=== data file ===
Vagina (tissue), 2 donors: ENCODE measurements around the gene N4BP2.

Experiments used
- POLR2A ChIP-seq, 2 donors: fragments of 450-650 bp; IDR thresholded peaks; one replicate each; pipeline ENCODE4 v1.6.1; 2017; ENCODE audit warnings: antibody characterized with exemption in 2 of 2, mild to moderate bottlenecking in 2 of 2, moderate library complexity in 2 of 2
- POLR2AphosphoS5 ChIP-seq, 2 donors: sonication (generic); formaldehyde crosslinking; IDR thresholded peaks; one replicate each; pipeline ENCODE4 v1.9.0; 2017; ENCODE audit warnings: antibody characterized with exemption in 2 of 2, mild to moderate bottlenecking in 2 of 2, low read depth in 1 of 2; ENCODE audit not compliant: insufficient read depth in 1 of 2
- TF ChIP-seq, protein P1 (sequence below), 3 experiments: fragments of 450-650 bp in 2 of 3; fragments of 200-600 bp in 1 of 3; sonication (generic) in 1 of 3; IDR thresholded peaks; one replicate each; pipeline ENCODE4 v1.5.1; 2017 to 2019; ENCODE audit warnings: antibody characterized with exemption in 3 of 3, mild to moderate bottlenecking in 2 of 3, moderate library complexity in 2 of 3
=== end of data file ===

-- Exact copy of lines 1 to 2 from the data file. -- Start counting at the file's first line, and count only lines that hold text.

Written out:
Vagina (tissue), 2 donors: ENCODE measurements around the gene N4BP2.

Experiments used